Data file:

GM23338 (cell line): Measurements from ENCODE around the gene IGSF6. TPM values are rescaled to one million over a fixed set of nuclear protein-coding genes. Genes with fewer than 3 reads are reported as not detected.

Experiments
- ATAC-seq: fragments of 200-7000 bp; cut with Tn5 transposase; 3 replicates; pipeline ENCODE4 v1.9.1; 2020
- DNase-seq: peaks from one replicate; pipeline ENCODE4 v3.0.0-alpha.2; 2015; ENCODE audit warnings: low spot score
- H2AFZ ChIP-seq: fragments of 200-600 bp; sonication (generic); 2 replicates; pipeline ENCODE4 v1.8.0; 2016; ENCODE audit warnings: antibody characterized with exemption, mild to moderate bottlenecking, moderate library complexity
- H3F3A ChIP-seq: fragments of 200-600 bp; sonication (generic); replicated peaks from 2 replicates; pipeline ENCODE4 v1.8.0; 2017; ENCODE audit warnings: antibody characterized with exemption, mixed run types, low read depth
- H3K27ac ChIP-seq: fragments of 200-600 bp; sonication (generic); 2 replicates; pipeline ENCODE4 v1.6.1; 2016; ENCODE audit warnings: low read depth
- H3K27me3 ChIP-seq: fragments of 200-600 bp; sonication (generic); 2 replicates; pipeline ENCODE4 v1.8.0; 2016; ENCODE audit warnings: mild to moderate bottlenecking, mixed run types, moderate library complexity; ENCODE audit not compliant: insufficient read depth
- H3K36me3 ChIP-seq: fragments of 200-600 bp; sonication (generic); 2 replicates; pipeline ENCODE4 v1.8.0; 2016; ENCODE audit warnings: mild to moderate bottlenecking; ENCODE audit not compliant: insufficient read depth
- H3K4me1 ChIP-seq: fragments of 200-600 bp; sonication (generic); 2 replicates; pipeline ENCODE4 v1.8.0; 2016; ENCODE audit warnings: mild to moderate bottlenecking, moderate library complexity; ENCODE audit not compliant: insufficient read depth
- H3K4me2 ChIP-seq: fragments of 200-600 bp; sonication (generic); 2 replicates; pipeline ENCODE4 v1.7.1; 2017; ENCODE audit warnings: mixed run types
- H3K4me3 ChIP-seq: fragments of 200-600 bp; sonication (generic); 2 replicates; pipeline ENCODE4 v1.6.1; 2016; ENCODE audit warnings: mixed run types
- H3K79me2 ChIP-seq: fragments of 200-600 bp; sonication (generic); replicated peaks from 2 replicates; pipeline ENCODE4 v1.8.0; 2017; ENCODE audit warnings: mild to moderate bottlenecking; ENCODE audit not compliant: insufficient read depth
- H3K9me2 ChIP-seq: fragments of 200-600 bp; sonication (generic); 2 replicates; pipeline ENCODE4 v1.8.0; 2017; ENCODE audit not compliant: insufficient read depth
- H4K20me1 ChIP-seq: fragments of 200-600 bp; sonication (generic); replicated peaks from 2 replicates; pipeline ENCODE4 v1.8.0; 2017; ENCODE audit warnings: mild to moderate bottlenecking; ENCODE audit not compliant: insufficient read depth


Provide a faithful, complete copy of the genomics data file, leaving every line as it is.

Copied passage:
GM23338 (cell line): Measurements from ENCODE around the gene IGSF6. TPM values are rescaled to one million over a fixed set of nuclear protein-coding genes. Genes with fewer than 3 reads are reported as not detected.

Experiments
- ATAC-seq: fragments of 200-7000 bp; cut with Tn5 transposase; 3 replicates; pipeline ENCODE4 v1.9.1; 2020
- DNase-seq: peaks from one replicate; pipeline ENCODE4 v3.0.0-alpha.2; 2015; ENCODE audit warnings: low spot score
- H2AFZ ChIP-seq: fragments of 200-600 bp; sonication (generic); 2 replicates; pipeline ENCODE4 v1.8.0; 2016; ENCODE audit warnings: antibody characterized with exemption, mild to moderate bottlenecking, moderate library complexity
- H3F3A ChIP-seq: fragments of 200-600 bp; sonication (generic); replicated peaks from 2 replicates; pipeline ENCODE4 v1.8.0; 2017; ENCODE audit warnings: antibody characterized with exemption, mixed run types, low read depth
- H3K27ac ChIP-seq: fragments of 200-600 bp; sonication (generic); 2 replicates; pipeline ENCODE4 v1.6.1; 2016; ENCODE audit warnings: low read depth
- H3K27me3 ChIP-seq: fragments of 200-600 bp; sonication (generic); 2 replicates; pipeline ENCODE4 v1.8.0; 2016; ENCODE audit warnings: mild to moderate bottlenecking, mixed run types, moderate library complexity; ENCODE audit not compliant: insufficient read depth
- H3K36me3 ChIP-seq: fragments of 200-600 bp; sonication (generic); 2 replicates; pipeline ENCODE4 v1.8.0; 2016; ENCODE audit warnings: mild to moderate bottlenecking; ENCODE audit not compliant: insufficient read depth
- H3K4me1 ChIP-seq: fragments of 200-600 bp; sonication (generic); 2 replicates; pipeline ENCODE4 v1.8.0; 2016; ENCODE audit warnings: mild to moderate bottlenecking, moderate library complexity; ENCODE audit not compliant: insufficient read depth
- H3K4me2 ChIP-seq: fragments of 200-600 bp; sonication (generic); 2 replicates; pipeline ENCODE4 v1.7.1; 2017; ENCODE audit warnings: mixed run types
- H3K4me3 ChIP-seq: fragments of 200-600 bp; sonication (generic); 2 replicates; pipeline ENCODE4 v1.6.1; 2016; ENCODE audit warnings: mixed run types
- H3K79me2 ChIP-seq: fragments of 200-600 bp; sonication (generic); replicated peaks from 2 replicates; pipeline ENCODE4 v1.8.0; 2017; ENCODE audit warnings: mild to moderate bottlenecking; ENCODE audit not compliant: insufficient read depth
- H3K9me2 ChIP-seq: fragments of 200-600 bp; sonication (generic); 2 replicates; pipeline ENCODE4 v1.8.0; 2017; ENCODE audit not compliant: insufficient read depth
- H4K20me1 ChIP-seq: fragments of 200-600 bp; sonication (generic); replicated peaks from 2 replicates; pipeline ENCODE4 v1.8.0; 2017; ENCODE audit warnings: mild to moderate bottlenecking; ENCODE audit not compliant: insufficient read depth